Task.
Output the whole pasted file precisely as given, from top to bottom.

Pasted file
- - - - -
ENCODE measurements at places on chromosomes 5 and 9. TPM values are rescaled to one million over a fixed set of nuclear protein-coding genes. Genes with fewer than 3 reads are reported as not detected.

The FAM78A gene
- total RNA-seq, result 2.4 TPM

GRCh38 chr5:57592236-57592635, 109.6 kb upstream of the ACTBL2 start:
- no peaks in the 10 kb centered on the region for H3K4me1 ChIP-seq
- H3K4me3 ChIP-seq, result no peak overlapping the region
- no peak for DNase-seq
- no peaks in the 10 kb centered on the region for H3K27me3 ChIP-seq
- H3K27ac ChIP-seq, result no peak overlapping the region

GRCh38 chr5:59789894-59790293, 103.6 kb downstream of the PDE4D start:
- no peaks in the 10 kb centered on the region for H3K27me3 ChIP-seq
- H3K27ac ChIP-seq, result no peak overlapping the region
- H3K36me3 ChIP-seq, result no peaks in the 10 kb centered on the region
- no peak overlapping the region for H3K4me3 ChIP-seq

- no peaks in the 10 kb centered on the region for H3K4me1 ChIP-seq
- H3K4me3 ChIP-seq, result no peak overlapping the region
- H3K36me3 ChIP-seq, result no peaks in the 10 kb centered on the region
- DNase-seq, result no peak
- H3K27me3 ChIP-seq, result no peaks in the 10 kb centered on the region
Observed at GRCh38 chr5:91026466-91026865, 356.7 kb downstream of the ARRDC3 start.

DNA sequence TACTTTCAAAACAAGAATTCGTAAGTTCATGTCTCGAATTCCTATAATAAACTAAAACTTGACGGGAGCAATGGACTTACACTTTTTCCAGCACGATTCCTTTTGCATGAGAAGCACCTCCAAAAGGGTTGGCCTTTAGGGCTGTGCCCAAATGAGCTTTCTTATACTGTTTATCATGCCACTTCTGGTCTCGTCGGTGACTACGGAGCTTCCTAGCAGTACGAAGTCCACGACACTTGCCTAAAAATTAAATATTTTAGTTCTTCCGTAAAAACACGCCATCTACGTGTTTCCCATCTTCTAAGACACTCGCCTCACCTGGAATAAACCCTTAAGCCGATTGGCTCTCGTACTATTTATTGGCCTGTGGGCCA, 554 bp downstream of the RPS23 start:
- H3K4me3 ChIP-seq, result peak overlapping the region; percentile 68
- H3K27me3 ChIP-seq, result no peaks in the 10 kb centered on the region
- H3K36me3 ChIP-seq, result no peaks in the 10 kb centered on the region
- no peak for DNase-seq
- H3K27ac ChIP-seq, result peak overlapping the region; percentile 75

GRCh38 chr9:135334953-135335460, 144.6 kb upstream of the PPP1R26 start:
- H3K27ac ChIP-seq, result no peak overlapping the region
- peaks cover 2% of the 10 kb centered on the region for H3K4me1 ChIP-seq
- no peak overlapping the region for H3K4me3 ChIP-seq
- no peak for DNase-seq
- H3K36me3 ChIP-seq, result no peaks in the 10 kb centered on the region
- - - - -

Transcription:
ENCODE measurements at places on chromosomes 5 and 9. TPM values are rescaled to one million over a fixed set of nuclear protein-coding genes. Genes with fewer than 3 reads are reported as not detected.

The FAM78A gene
- total RNA-seq, result 2.4 TPM

GRCh38 chr5:57592236-57592635, 109.6 kb upstream of the ACTBL2 start:
- no peaks in the 10 kb centered on the region for H3K4me1 ChIP-seq
- H3K4me3 ChIP-seq, result no peak overlapping the region
- no peak for DNase-seq
- no peaks in the 10 kb centered on the region for H3K27me3 ChIP-seq
- H3K27ac ChIP-seq, result no peak overlapping the region

GRCh38 chr5:59789894-59790293, 103.6 kb downstream of the PDE4D start:
- no peaks in the 10 kb centered on the region for H3K27me3 ChIP-seq
- H3K27ac ChIP-seq, result no peak overlapping the region
- H3K36me3 ChIP-seq, result no peaks in the 10 kb centered on the region
- no peak overlapping the region for H3K4me3 ChIP-seq

- no peaks in the 10 kb centered on the region for H3K4me1 ChIP-seq
- H3K4me3 ChIP-seq, result no peak overlapping the region
- H3K36me3 ChIP-seq, result no peaks in the 10 kb centered on the region
- DNase-seq, result no peak
- H3K27me3 ChIP-seq, result no peaks in the 10 kb centered on the region
Observed at GRCh38 chr5:91026466-91026865, 356.7 kb downstream of the ARRDC3 start.

DNA sequence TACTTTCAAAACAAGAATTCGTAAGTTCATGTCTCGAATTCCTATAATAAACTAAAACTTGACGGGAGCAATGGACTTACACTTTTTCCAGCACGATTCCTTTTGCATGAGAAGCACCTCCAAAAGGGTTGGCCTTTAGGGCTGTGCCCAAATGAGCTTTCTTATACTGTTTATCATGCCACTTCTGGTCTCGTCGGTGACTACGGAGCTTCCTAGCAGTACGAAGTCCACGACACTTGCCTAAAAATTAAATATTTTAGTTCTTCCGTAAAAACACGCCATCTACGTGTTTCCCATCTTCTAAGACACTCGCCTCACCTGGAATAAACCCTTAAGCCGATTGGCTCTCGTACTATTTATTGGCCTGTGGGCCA, 554 bp downstream of the RPS23 start:
- H3K4me3 ChIP-seq, result peak overlapping the region; percentile 68
- H3K27me3 ChIP-seq, result no peaks in the 10 kb centered on the region
- H3K36me3 ChIP-seq, result no peaks in the 10 kb centered on the region
- no peak for DNase-seq
- H3K27ac ChIP-seq, result peak overlapping the region; percentile 75

GRCh38 chr9:135334953-135335460, 144.6 kb upstream of the PPP1R26 start:
- H3K27ac ChIP-seq, result no peak overlapping the region
- peaks cover 2% of the 10 kb centered on the region for H3K4me1 ChIP-seq
- no peak overlapping the region for H3K4me3 ChIP-seq
- no peak for DNase-seq
- H3K36me3 ChIP-seq, result no peaks in the 10 kb centered on the region